Colonial Life urges awareness of common life insurance myths
Seven common misconceptions may prevent consumers from purchasing coverage.
COLUMBIA, S.C.--()--Three in 10 American households have no life insurance at all, and even those with life insurance coverage usually don’t have enough.1 The reason? Besides the fact that most people don’t want to think or talk about needing life insurance in the first place, many simply don’t understand how much coverage they need — or the potentially devastating effects of inadequate coverage.
“Individual voluntary life insurance purchased at the workplace is a good solution for many employees”
“Many misconceptions persist about life insurance, including who needs it and how much it costs,” says Steven Johnson, assistant vice president, product development, at Colonial Life. “Learning to spot some of the myths about life insurance can help consumers make better choices that will protect themselves and their families.”
Seven common life insurance myths
Myth #1: My employer pays for my life insurance so I don’t have to worry about it.
Truth: If your employer is paying for your life insurance coverage, it’s almost certainly a group policy that only covers you while you’re employed there. In fact, only 44 percent of adult Americans have individual life insurance.2 Without individual life insurance, you could be vulnerable if you lose your job or have a break in employment. “Individual voluntary life insurance purchased at the workplace is a good solution for many employees,” explains Johnson. “Individual plans are portable, allowing policyholders to keep their coverage if they change jobs or retire.”
Myth #2: I already have enough life insurance.
Truth: A general rule of thumb is to purchase a life insurance policy worth seven to 10 times a person’s income. Yet today, most households only own enough life insurance, on average, to replace their income for 3.5 years.3
Myth #3: I can’t afford life insurance.
Truth: Misunderstanding about cost is one of the biggest barriers to purchasing life insurance, according to LIMRA. Consumers estimated the cost of a life insurance policy to be more than double its actual cost in a 2012 survey.4
“Many types of life insurance are available to meet different needs and budgets,” says Johnson. “Term life plans, which are generally less expensive than other types of permanent life insurance, can be purchased for just a few dollars a pay period. A little life insurance is better than none at all.”
Myth #4: I’m single so I don’t need life insurance.
Truth: Even if no one else depends on their income, single individuals are still likely to leave behind bills, credit card balances and final expenses such as funeral costs. These expenses could become an unnecessary burden on parents or siblings at a difficult time.
Myth #5: My spouse doesn’t work outside of the home, so I don’t need life insurance for him or her.
Truth: Nonworking spouses certainly have a need for life insurance when one considers the many contributions they make to the household, such as child care, laundry, cooking, shopping, cleaning, home maintenance, transportation and errands. Families should ask themselves, “How would I maintain our household if no one was available to take care of these activities?” Adequate life insurance for a nonworking spouse can provide the income needed to protect a family’s way of life.
Myth #6: There’s no need to buy life insurance for my children.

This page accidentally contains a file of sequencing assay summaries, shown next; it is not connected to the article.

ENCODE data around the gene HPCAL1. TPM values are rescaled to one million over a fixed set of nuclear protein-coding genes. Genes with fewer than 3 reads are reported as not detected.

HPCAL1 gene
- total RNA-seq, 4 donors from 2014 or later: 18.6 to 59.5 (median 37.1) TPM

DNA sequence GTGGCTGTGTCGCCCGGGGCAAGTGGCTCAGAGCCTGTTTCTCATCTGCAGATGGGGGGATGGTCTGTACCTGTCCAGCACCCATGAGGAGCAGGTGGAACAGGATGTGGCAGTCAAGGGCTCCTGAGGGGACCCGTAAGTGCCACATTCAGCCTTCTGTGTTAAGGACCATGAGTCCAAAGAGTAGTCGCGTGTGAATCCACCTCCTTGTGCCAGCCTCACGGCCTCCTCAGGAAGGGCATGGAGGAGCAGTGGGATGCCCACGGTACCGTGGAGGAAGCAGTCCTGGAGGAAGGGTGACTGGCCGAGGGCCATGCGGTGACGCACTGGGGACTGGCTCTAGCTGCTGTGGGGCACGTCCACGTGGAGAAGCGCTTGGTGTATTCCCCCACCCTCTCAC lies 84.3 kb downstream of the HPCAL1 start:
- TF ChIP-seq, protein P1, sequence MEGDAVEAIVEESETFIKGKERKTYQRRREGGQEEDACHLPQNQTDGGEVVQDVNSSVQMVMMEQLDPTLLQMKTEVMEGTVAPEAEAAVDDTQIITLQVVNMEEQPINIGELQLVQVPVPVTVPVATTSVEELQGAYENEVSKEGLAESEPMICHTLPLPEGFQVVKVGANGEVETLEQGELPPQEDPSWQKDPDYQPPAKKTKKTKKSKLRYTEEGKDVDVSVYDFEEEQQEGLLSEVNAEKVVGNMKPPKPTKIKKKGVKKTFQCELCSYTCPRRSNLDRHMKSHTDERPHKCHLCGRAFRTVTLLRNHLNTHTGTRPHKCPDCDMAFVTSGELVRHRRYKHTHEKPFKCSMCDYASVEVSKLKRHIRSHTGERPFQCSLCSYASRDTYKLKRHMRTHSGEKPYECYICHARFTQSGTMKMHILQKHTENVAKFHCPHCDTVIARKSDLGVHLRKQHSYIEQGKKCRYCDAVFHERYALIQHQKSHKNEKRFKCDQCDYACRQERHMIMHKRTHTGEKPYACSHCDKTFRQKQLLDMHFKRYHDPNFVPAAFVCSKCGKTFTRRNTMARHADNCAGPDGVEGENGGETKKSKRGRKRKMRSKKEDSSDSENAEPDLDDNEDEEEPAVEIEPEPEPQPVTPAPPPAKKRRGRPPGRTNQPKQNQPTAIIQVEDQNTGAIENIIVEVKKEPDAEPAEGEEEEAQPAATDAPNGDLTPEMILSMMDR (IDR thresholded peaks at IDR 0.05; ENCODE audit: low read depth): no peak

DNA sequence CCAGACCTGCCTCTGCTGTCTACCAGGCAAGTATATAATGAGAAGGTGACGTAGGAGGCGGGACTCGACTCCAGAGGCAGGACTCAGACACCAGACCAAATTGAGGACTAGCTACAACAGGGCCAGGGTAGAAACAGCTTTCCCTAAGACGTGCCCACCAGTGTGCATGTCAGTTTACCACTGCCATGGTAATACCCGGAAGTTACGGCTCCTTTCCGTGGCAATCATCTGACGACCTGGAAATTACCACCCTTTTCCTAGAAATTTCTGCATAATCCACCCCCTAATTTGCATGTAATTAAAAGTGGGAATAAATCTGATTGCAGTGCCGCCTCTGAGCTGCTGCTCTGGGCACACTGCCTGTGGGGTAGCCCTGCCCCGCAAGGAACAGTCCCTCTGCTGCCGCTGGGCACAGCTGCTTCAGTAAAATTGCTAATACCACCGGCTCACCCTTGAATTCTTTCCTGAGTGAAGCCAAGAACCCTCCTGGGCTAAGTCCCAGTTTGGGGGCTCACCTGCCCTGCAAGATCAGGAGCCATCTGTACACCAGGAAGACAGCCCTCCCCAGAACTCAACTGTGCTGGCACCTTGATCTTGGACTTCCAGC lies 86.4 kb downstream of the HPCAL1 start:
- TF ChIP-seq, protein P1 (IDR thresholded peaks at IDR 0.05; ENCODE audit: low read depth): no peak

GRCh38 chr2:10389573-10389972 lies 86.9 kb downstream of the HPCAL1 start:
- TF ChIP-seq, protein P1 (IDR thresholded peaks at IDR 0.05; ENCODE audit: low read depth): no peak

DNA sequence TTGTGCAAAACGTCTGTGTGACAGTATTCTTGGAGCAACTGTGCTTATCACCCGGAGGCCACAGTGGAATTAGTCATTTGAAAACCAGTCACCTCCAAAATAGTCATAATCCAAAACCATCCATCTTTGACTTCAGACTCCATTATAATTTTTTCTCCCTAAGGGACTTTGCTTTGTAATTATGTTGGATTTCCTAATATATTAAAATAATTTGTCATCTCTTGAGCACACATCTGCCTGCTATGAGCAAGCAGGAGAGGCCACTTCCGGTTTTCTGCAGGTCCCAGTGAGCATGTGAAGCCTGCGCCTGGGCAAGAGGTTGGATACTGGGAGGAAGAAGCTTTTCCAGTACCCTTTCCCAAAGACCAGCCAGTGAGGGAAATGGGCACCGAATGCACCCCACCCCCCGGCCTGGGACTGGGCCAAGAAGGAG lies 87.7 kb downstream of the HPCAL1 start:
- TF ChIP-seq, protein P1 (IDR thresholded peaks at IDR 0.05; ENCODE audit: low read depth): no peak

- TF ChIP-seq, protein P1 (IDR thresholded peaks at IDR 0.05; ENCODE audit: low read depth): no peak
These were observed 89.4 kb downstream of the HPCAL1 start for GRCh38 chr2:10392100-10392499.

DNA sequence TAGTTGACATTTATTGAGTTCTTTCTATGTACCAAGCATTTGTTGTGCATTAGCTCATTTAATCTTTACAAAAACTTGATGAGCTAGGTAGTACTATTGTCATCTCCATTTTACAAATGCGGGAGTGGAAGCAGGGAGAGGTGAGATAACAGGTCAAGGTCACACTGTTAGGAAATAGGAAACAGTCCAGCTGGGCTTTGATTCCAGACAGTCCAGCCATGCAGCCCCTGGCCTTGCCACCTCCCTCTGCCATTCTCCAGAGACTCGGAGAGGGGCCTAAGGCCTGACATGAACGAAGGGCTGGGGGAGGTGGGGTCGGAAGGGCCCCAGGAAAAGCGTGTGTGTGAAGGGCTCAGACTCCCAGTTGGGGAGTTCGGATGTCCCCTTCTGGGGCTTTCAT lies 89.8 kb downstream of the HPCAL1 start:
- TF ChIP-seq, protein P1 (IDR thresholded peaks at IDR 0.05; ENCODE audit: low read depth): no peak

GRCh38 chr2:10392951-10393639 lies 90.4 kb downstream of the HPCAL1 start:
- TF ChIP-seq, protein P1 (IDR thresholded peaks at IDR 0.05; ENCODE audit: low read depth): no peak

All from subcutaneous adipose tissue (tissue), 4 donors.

Truth: Children who die prematurely still leave behind final expenses, such as medical bills and funeral costs. And buying and keeping coverage for children while they’re young protects their insurability if they develop a health condition later in life that could make it more expensive or impossible to get coverage.
Myth #7: I’m healthy — I can worry about life insurance when I get older.
Truth: The cost of buying life insurance increases with age. Buying a policy when you’re young and healthy means you’ll already have the coverage you need if you develop a health condition later that could make you uninsurable.
“People don’t like to think about their own death or a family member dying,” says Johnson. “But we also hate to think about leaving our loved ones to deal with financial problems at an already difficult time. Taking time to review your life insurance needs and coverage is one of the smartest things you can do to protect yourself and your family.”
For more information about voluntary group or individual life insurance from Colonial Life, call (803) 678-6599 or visit www.ColonialLife.com. Pre-existing exclusions and limitations will apply. Benefits vary by state and may not be available in all states.
About Colonial Life
Colonial Life & Accident Insurance Company is a market leader in providing financial protection benefits through the workplace, including disability, life, accident, cancer, critical illness and supplemental health insurance. The company’s benefit services and education, innovative enrollment technology and personal service support more than 79,000 businesses and organizations, representing more than 3 million working Americans and their families. For more information visit www.coloniallife.com or connect with Colonial Life at www.facebook.com/coloniallifebenefits, www.twitter.com/coloniallife and www.linkedin.com/company/colonial-life.
1 Trillion Dollar Baby – Growing Up: The Sales Potential of the U.S. Underinsured Life Insurance Market, LIMRA, 2010.
2 Facts About Life 2013, 2013 Life Insurance Awareness Month, LIMRA.
3 Facts About Life 2013, 2013 Life Insurance Awareness Month, LIMRA.
4 2013 Insurance Barometer Study, LIMRA, 2013.
Posted: September 3, 2013